Star Wars Rebels
Rebels is a series I prefer to marathon, which is why I didn't watch this series for quite a while -- despite this being a verdict I usually reserve for heavily serialised shows, and despite Rebels being firmly episodic, it really does work best when you're watching ten or twelve episodes at a time.
Part of that is that, while nominally episodic, Rebels actually does a great job of having a strong serialised story running through it: The plot threads with Maul and Thrawn run throughout the entire series and give us two compelling antagonists, and those plot threads are backed up with plots about Kallus as Fulcrum, the expanding Rebellion, Sabine, and Bendu. The show doesn't tie all of those plot threads up by the end of the series, but it ties up some, while clearly leaving others to be continued into the fourth series.
Picking up some weeks or months after the incidents on Malachor that capped off the second series, Rebels' third series sees the group settled at Chopper Base and making plans to launch an attack against the factories on Lothal, with the hope of eventually driving the Empire away from it. Before long, however, they come up against two problems: Maul's continued interest in Ezra, and his obsession with finding Obi-Wan Kenobi; and Grand Admiral Thrawn, a brilliant strategist who has been sent to deal with Phoenix Squadron once and for all.
|Ezra has villain hair now, and that's terrible.|
We'll run down the technical aspects first: The animation remains good but not stellar, although it does get its moments, especially in the last three episodes, where it manages to become something actually genuinely amazing; the soundtrack is solid and makes use of John Williams classics; and the voice-acting is uniformly strong. The show adds Lars Mikkelsen, who recently played Charles Augustus Magnussen in Sherlock, to the cast as Thrawn, and he does a really solid job; and Tom Baker as Bendu, who is brilliant.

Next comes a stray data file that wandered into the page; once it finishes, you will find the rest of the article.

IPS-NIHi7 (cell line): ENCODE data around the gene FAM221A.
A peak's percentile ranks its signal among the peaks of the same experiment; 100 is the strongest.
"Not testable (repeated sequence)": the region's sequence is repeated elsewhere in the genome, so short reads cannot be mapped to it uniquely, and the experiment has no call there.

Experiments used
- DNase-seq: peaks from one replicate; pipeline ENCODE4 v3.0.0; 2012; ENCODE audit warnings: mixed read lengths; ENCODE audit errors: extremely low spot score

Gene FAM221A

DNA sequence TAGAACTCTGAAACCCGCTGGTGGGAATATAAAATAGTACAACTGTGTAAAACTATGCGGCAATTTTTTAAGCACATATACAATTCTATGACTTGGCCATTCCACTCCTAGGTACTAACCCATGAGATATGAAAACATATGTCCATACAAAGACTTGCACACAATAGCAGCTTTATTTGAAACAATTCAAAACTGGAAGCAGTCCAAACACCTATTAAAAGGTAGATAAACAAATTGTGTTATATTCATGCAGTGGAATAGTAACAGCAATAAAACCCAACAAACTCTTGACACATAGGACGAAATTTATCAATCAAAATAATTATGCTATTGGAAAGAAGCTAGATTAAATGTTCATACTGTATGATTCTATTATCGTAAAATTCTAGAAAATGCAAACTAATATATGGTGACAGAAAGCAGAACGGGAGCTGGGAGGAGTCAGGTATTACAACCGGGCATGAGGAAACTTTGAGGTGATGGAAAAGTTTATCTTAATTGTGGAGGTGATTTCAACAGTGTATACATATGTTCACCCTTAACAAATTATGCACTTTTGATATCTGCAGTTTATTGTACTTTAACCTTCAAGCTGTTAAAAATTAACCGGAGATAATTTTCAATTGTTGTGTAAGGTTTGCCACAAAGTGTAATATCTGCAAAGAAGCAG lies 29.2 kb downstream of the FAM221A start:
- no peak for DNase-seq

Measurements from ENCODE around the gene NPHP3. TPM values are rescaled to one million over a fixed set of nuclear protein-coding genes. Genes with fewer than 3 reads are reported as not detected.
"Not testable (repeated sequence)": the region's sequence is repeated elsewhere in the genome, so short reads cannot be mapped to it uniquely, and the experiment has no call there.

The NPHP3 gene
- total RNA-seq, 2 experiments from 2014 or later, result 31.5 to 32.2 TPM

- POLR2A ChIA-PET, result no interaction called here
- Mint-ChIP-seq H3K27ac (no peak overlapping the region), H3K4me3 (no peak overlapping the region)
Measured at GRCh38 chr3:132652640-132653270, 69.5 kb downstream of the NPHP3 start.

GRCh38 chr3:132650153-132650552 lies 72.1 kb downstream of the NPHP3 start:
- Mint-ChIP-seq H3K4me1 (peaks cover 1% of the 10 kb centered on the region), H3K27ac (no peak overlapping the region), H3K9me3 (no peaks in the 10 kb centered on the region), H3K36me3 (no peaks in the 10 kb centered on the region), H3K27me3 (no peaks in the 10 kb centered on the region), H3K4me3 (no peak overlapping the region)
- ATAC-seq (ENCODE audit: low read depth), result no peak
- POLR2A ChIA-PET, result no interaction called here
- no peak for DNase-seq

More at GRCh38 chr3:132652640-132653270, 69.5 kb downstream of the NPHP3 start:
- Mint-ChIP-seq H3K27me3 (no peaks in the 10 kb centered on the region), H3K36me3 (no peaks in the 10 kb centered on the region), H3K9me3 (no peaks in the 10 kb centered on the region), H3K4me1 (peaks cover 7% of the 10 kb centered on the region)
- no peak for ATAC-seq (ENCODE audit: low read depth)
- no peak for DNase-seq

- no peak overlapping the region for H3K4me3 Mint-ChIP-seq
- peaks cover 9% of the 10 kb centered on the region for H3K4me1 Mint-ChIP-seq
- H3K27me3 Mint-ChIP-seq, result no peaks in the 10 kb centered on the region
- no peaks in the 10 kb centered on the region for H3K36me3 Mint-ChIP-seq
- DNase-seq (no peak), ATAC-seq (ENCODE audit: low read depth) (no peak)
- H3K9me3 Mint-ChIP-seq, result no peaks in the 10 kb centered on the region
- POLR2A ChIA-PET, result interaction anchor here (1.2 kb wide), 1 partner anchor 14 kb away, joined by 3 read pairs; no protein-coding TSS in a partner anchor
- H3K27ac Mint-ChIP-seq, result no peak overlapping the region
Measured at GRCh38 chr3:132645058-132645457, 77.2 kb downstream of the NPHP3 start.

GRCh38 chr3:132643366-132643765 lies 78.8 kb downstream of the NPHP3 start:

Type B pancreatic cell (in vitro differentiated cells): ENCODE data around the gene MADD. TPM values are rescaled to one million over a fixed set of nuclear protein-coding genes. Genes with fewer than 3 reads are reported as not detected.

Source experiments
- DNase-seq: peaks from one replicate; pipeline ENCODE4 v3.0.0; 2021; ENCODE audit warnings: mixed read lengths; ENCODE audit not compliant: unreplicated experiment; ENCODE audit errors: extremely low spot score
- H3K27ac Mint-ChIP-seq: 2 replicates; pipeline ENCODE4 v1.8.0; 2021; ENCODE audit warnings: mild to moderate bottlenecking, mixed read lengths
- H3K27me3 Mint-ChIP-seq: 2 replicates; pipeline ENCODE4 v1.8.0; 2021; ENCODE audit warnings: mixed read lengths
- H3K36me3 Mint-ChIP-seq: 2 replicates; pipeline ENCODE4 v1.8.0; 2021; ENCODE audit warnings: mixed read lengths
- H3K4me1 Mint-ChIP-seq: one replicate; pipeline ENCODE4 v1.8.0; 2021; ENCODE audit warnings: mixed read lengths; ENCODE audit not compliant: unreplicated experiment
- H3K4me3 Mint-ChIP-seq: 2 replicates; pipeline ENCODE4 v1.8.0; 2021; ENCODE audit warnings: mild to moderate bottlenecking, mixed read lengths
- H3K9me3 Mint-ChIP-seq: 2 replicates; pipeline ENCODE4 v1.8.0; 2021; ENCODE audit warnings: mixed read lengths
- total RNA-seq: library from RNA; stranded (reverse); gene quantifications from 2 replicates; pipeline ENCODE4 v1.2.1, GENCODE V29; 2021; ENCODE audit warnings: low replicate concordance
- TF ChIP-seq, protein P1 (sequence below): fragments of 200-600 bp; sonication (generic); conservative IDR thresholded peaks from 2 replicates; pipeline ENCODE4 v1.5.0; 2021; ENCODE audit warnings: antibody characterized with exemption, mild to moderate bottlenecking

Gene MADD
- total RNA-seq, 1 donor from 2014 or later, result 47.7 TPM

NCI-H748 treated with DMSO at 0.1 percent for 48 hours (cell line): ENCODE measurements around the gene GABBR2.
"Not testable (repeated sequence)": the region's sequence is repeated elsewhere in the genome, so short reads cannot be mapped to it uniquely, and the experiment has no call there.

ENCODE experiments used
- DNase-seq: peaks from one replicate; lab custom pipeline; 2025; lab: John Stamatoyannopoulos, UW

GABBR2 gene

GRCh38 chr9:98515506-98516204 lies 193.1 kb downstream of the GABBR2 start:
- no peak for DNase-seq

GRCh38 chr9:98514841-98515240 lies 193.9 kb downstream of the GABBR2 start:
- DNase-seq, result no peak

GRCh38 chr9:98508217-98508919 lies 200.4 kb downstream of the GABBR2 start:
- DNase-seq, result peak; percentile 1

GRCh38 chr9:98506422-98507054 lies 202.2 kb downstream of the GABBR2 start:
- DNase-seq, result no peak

In general, the strongest threads of this series come from the villains. Whenever Maul or Thrawn show up in an episode in any kind of major capacity -- which is infrequently for Maul, and much more frequently for Thrawn -- you know the episode is going to be a good one.
Maul's odd master-apprentice relationship with Ezra, partly but not entirely reciprocated, is one of the best parts of the series, and when Maul dies near the end of the series -- cut down by Obi-Wan in a short duel before dying in his arms, declaring that Luke will avenge both of them -- there's a genuine sense of weight to it, like Maul knew this would be the outcome but was compelled by their shared history to force the confrontation anyway. I've seen some pretty good write-ups of the weight of history that goes into the final confrontation between those two, how it ties off not only Maul's character arc, but also Obi-Wan's, and while it's a brief moment, it stands out as one of the best moments of the series.
|Thrawn, and his eyebrow ridge things.|
Thrawn's impact on the series as a whole is much bigger, given that he serves as main antagonist, and you can tell that the show has to have him take a back seat quite often, and force him to hold back, because Thrawn's an established character with a reputation as a strategic genius, and having him repeatedly fail would both undermine that and undermine his status as main antagonist. So instead, his underlings fail frequently, and Thawne comes away with a valuable strategic advantage in spite of it.
When Thrawn does step into the fray himself, it's a lot of fun to watch -- the last two episodes feature a tense and fraught battle for survival against the overwhelming force of Thrawn's strategies, with the rebels only surviving via a combination of Thrawn being handicapped by Tarkin's demand that he bring back their leaders alive, and the intervention of Bendu.
The other big, hefty plot thread that runs throughout involves Sabine and the Mandalorians, and while I won't say it wasn't interesting -- it really was -- it failed to catch my attention the same way that the Maul and Thrawn plotlines did, not least because it didn't really have a compelling villain. The closest thing to a villain was some Mandalorian clan leader, but he's so forgettable I can't even recall his name as I write this review.
Ultimately, this was a really strong series, and luckily for all of us, series four has already been announced. I have high hopes for it, especially as we're starting to get news filtering in that the fourth series will tie into Rogue One somehow. With only two years remaining in-universe until A New Hope, and a lot of plot threads to wrap up, it looks like we'll soon be heading into Rebels' final stretch. I suspect they will, at least, try to keep it going for two more series, though.